“Do not wait for leaders; do it alone, person to person.” - Mother Teresa
If you’ve known me very long, you know that I’m a long time science fiction fan. For that reason, among others, I was intrigued last summer when creationist Ken Ham said this about the search for extra-terrestrial intelligence: “You see, the Bible makes it clear that Adam’s sin affected the whole universe. This means that any aliens would also be affected by Adam’s sin, but because they are not Adam’s descendants, they can’t have salvation.”
It strikes me that you’ve got to be pretty full of yourself to tell God what he can and can’t do. If a man can bring sin to the entire universe but God can only forgive sin for one species, on one planet, we’re all in trouble, no matter what we are or where we live. Fortunately, God isn’t limited by what we think God can do.
When Jesus said it was almost impossible for a rich man to be saved (Matt. 19:23-24; Mark 10:23-25; Luke 18:24-25), the disciples asked, “‘Then who can be saved?’” (Matt. 19:25b; Mark 10:26b; Luke 18:26b ESV). I think we may have all wondered sometimes if someone like us can be saved, or maybe if someone we don’t particularly like can be saved. The disciples probably thought the same thing: Surely we’re no better than that man there who can’t be saved. What about us? Jesus answered, “‘With man it is impossible, but not with God. For all things are possible with God.’” (Matt. 19:26; Mark 10:27; Luke 18:27 ESV).
That’s all they needed to know and it’s all we need to know. God can do it because God is God, and “all things are possible with God.” God can forgive any sin, and save any sinner. Even us and even people we don’t like.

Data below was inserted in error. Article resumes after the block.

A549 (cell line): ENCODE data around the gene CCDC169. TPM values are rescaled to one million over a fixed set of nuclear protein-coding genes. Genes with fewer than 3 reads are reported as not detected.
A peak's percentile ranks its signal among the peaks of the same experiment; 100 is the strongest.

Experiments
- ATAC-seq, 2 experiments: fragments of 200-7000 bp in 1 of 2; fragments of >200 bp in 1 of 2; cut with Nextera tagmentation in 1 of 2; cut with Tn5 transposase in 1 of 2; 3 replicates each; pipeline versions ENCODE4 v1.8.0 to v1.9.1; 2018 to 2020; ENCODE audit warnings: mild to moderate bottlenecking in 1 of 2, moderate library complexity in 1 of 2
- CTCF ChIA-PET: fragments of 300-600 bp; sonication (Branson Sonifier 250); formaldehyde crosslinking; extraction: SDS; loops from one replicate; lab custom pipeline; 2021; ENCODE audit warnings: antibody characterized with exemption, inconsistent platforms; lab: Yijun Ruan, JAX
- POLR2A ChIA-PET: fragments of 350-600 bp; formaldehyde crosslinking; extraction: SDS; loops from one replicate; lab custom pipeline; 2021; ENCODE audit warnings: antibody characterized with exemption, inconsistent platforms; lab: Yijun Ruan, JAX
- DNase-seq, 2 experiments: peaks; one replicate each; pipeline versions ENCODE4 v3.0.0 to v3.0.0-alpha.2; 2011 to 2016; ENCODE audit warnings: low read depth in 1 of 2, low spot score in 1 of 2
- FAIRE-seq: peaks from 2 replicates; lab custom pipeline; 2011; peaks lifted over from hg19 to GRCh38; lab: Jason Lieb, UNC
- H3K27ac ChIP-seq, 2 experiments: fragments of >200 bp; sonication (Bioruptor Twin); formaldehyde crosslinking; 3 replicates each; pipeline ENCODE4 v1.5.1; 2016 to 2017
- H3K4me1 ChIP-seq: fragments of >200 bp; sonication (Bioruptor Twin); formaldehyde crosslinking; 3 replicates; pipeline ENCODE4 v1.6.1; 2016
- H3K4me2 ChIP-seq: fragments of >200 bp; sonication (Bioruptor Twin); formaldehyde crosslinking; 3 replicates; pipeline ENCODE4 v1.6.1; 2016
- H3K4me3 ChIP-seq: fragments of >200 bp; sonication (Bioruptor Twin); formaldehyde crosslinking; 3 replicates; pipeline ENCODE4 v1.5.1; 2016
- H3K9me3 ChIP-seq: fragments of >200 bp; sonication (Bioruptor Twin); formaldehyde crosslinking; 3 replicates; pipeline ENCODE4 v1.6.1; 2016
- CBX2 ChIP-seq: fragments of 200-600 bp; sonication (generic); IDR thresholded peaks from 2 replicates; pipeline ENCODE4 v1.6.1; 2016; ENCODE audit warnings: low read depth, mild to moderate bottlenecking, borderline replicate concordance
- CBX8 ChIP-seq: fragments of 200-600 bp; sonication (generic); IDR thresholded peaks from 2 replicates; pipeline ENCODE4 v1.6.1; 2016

In the early 1950’s, the late English Bible scholar J. B. Phillips wrote a book titled Your God Is Too Small. On the “Cosmos” TV series, Neil deGrasse Tyson attributed the phrase to Giordano Bruno, the 16th century mathematician who was tried during the Roman Inquisition for heresy, but it was Phillips instead. Either way, often the phrase fits.
God’s people have a long history of making our God too small. In Jeremiah’s time, thousands of high ranking Jews were being marched into captivity or “exile” in Babylon, in what is now Iraq. They wondered what would become of them. They believed God wouldn’t be there in Babylon because God was only in Israel. Their God wasn’t big enough. The prophet Jeremiah spoke for God and wrote a letter to the exiles. Here’s part of what he wrote: “‘For I know the plans I have for you,’ declares the LORD, ‘plans for welfare and not for evil, to give you a future and a hope. Then you will call upon me and come and pray to me, and I will hear you. You will seek me and find me, when you seek me with all your heart.’” (Jer. 29:11-13 ESV).
The passage from Jeremiah was the Scripture for the Upper Room devotional about a month ago, and I realized that he not only spoke to the people of the Exile but to us. God has plans for each of us. We might not know what those plans are but we’re part of them, and God is big enough to keep us in God’s care.
If we believe God can’t hear us, our God is too small. If we believe God can’t answer prayer, our God is too small. If we believe God can’t forgive us, our God is too small. And if we believe God can’t love our neighbor, our God is too small. How big is our God? The size of our God reflects the size of our hearts. If we love our neighbor, and speak God’s words of hope like Jeremiah, we show God’s love, and demonstrate that God lives in us.
“For this reason I bow my knees before the Father, from whom every family in heaven and on earth is named, that according to the riches of his glory he may grant you to be strengthened with power through his Spirit in your inner being, so that Christ may dwell in your hearts through faith—that you, being rooted and grounded in love, may have strength to comprehend with all the saints what is the breadth and length and height and depth, and to know the love of Christ that surpasses knowledge, that you may be filled with all the fullness of God.” (Eph. 3:14-19 ESV.)